The writing was on the wall, and on Thursday it finally happened: the New England Patriots and Bill O’Brien got together for an interview about their vacant offensive coordinator position. The two sides are, of course, familiar with one another given that O’Brien already filled that role back in 2011.
12 years later, it seems there is a realistic chance that he returns to his old stomping grounds. In light of that, let’s take a closer look at O’Brien and find out why the Patriots see him as a coach worth pursuing.
Who is Bill O’Brien?
Current position: University of Alabama offensive coordinator
Playing background: O’Brien played linebacker and defensive end during his time at Brown between 1990 and 1992. His active career did not extend any further than that, though.
Coaching background: Immediately after the end of his college career, O’Brien moved into coaching. He started out as tight ends and inside linebackers coach at his alma mater, before moving to Georgia Tech for the next eight years. Originally starting out as a graduate assistant, he moved up the ladder and by 1998 was named the Yellow Jackets’ running backs coach. Three years later, head coach George O’Leary moved him to offensive coordinator and quarterbacks coach.
Following the 2002 season under Chan Gailey, O’Brien left Georgia Tech to joing Ralph Friedgen’s staff at Maryland as running backs coach. He moved back into a coordinator position in 2005, when he was hired by Ted Roof as his new OC and QB coach at Duke.
After two seasons with the Blue Devils, O’Brien made the next jump — joining the Patriots as an offensive assistant in 2007. Originally working under offensive coordinator Josh McDaniels, he moved to wide receivers coach in 2008. After McDaniels’ departure to Denver, he took over his previous role as quarterbacks coach while also effectively serving as coordinator without the title. By 2011, he was officially named New England’s OC.
O’Brien spent just one year in the position, leading the Patriots’ third-ranked scoring offense to a Super Bowl appearance. After the season, however, he took over as head coach at Penn State. Two years and a 15-9 record later, he was on the move once more.
Returning to the NFL, O’Brien was hired as Houston Texans head coach in 2014. He spent six full seasons with the team before his firing following an 0-4 start in Year 7. Until that point, however, he proved himself a successful coach: Houston finished with a winning record in five of his six years at the job, won the AFC South four times, and won a couple of playoff games.
Ultimately, however, he was dismissed during what was a turbulent 2020 campaign for the team. O’Brien reemerged in January 2021, joining the University of Alabama under head coach Nick Saban as the new offensive coordinator.
Why do the Patriots see him as a potential offensive coordinator?
In order to assess this question, we touched base with Josh Chatham of SB Nation’s Alabama blog, Roll ‘Bama Roll. The answers below give some insight into O’Brien’s time at the school, and what it might mean for a potential return to the Patriots.
How would you assess the job O’Brien has done at Alabama? “For me, assessing any coordinator under Nick Saban comes with the caveat that Nick is a bit of a control freak where scheme is concerned. Mac Jones reportedly worked to get O’Brien up to speed on Alabama’s playbook when Bill first arrived in Tuscaloosa. That said, if I’m being frank the majority of Alabama fans want to see him gone.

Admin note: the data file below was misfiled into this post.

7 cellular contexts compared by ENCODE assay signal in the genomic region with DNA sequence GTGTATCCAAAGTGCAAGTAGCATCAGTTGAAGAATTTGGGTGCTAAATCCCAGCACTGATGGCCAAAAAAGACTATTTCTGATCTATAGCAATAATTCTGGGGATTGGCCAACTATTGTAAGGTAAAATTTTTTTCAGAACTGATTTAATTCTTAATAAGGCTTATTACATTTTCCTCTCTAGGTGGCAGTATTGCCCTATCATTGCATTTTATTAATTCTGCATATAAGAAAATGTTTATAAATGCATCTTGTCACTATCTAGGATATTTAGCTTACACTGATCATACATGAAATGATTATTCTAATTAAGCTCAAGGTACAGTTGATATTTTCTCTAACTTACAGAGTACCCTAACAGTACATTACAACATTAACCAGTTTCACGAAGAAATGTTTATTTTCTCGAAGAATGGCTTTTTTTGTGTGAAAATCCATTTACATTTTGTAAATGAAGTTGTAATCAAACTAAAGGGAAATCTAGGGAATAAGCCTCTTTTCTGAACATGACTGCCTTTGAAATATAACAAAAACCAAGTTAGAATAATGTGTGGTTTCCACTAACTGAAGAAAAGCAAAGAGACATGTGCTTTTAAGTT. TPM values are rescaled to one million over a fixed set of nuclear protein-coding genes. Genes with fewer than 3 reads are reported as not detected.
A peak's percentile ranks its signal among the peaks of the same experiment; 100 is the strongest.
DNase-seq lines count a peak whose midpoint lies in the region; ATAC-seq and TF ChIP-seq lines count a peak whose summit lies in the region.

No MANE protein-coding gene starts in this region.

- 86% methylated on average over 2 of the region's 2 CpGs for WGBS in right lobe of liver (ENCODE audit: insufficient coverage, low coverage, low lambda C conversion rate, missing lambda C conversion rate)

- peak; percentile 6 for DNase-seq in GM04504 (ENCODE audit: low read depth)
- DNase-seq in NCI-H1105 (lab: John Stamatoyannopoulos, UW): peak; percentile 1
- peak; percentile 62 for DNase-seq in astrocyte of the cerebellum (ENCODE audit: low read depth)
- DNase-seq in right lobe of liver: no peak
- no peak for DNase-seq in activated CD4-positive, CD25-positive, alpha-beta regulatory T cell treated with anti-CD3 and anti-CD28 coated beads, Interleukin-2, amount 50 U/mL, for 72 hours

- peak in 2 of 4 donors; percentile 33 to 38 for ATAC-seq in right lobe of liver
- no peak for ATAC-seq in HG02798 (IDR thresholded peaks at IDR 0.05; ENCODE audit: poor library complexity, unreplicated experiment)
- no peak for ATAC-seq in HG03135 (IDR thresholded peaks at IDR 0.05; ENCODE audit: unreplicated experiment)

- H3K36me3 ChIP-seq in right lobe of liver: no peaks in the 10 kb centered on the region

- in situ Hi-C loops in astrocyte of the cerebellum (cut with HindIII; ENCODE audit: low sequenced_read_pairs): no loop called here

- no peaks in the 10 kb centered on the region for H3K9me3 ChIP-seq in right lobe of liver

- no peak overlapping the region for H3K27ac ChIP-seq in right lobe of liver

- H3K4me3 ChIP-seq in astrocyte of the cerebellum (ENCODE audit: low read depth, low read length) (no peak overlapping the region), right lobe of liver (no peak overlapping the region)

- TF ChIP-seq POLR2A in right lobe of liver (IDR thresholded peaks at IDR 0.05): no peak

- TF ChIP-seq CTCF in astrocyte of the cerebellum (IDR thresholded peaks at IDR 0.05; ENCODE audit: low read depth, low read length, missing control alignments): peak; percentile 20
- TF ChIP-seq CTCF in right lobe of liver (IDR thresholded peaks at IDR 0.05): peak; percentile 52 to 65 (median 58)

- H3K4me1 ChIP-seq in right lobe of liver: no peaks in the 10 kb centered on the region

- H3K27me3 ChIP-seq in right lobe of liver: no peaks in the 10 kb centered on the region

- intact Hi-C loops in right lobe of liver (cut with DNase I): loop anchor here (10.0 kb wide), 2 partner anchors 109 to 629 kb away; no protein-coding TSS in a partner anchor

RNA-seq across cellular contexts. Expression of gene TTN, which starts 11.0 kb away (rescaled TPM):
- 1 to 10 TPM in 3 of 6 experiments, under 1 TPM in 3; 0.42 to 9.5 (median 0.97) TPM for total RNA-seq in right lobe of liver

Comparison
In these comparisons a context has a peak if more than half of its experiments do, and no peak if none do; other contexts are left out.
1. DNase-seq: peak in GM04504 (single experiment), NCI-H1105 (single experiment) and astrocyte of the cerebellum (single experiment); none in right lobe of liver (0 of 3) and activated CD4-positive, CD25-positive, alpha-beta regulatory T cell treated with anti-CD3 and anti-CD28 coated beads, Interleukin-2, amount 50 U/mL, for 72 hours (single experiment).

While the offense has been outstanding the past couple years in terms of ranking, there has been a drop-off in production since 2020. O’Brien has coordinated the offense since then and thus tends to get an unfair share of the blame. Bill inherited an offensive unit that had lost nearly all of its receiving production from the transcendent 2020 squad, plus three starters off of one of the better offensive lines college football has seen in the last decade. There were some growing pains as a result, but it’s tough to argue with the 41 points per game we saw this season. Alabama fans are used to seeing the team at the top of the heap and can be notoriously hard to please.”
Do you think he is ready to become an NFL offensive coordinator again? “I’m not sure that he wasn’t ready to coordinate a NFL offense as soon as he was fired in Houston. Saban was quite pleased to land him, and has been nothing but complimentary of his offensive acumen. My impression of O’Brien at the NFL level is that he was a solid enough head coach but a horrid GM.”
What did his offense at Alabama look like, and which elements could he bring to New England? “As mentioned above, every game plan runs through Saban. Nick prefers to take advantage of the college rules that allow downfield blocking on balls completed in the backfield, and allow ineligible players to wander three yards downfield on passes beyond the line of scrimmage, by utilizing a zone running scheme that allows for heavy RPO usage. Mac Jones and DeVonta Smith were utterly devastating on the RPO slant in 2020, and having Najee Harris as the run option in those RPOs didn’t hurt. With the emergence of Rhamondre Stevenson in the backfield, the Pats are only an elite WR way from having that kind of combination. RPOs aren’t quite as effective in the NFL thanks to the tighter rules, but we’ve seen teams executing them at that level.
“Interestingly, Saban mentioned that the RPO game wasn’t necessarily a strength of the 2021 team. Bryce Young is a smaller QB who doesn’t seem to see the slant all that well, but he’s phenomenal at extending plays and making highlight reel plays down the field. For that reason, we saw a few more slow developing passing concepts. Nick has said that he would like to get back to the RPO game next season. Of course, O’Briens roots are in the Erhardt-Perkins system, so I’d say he’s probably pretty versatile.”